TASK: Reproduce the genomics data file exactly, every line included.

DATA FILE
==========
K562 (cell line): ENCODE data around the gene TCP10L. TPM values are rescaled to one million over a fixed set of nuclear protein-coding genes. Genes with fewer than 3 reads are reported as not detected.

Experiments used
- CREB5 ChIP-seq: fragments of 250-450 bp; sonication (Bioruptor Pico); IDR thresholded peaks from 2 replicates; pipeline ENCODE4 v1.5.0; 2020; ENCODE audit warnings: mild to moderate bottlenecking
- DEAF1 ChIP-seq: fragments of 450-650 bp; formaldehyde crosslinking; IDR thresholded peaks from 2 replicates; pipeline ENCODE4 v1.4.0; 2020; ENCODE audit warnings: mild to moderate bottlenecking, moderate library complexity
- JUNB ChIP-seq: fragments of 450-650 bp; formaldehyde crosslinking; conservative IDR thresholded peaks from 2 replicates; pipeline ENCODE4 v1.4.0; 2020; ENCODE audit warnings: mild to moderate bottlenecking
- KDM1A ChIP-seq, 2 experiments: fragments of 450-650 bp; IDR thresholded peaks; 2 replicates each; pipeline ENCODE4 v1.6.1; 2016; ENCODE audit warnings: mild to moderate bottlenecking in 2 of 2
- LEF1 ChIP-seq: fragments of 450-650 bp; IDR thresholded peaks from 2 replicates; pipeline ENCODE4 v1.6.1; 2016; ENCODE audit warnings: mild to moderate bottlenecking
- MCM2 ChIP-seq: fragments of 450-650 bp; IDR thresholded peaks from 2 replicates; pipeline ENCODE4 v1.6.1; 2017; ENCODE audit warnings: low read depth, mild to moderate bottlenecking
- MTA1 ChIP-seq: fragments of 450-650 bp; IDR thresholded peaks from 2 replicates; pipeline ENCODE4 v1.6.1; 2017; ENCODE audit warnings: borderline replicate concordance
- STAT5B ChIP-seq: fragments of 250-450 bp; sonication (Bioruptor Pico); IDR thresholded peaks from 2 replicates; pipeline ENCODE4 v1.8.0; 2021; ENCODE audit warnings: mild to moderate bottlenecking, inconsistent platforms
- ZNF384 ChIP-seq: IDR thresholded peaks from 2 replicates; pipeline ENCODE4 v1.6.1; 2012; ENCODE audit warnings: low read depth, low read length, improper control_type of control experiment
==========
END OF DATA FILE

K562 (cell line): ENCODE data around the gene TCP10L. TPM values are rescaled to one million over a fixed set of nuclear protein-coding genes. Genes with fewer than 3 reads are reported as not detected.

Experiments used
- CREB5 ChIP-seq: fragments of 250-450 bp; sonication (Bioruptor Pico); IDR thresholded peaks from 2 replicates; pipeline ENCODE4 v1.5.0; 2020; ENCODE audit warnings: mild to moderate bottlenecking
- DEAF1 ChIP-seq: fragments of 450-650 bp; formaldehyde crosslinking; IDR thresholded peaks from 2 replicates; pipeline ENCODE4 v1.4.0; 2020; ENCODE audit warnings: mild to moderate bottlenecking, moderate library complexity
- JUNB ChIP-seq: fragments of 450-650 bp; formaldehyde crosslinking; conservative IDR thresholded peaks from 2 replicates; pipeline ENCODE4 v1.4.0; 2020; ENCODE audit warnings: mild to moderate bottlenecking
- KDM1A ChIP-seq, 2 experiments: fragments of 450-650 bp; IDR thresholded peaks; 2 replicates each; pipeline ENCODE4 v1.6.1; 2016; ENCODE audit warnings: mild to moderate bottlenecking in 2 of 2
- LEF1 ChIP-seq: fragments of 450-650 bp; IDR thresholded peaks from 2 replicates; pipeline ENCODE4 v1.6.1; 2016; ENCODE audit warnings: mild to moderate bottlenecking
- MCM2 ChIP-seq: fragments of 450-650 bp; IDR thresholded peaks from 2 replicates; pipeline ENCODE4 v1.6.1; 2017; ENCODE audit warnings: low read depth, mild to moderate bottlenecking
- MTA1 ChIP-seq: fragments of 450-650 bp; IDR thresholded peaks from 2 replicates; pipeline ENCODE4 v1.6.1; 2017; ENCODE audit warnings: borderline replicate concordance
- STAT5B ChIP-seq: fragments of 250-450 bp; sonication (Bioruptor Pico); IDR thresholded peaks from 2 replicates; pipeline ENCODE4 v1.8.0; 2021; ENCODE audit warnings: mild to moderate bottlenecking, inconsistent platforms
- ZNF384 ChIP-seq: IDR thresholded peaks from 2 replicates; pipeline ENCODE4 v1.6.1; 2012; ENCODE audit warnings: low read depth, low read length, improper control_type of control experiment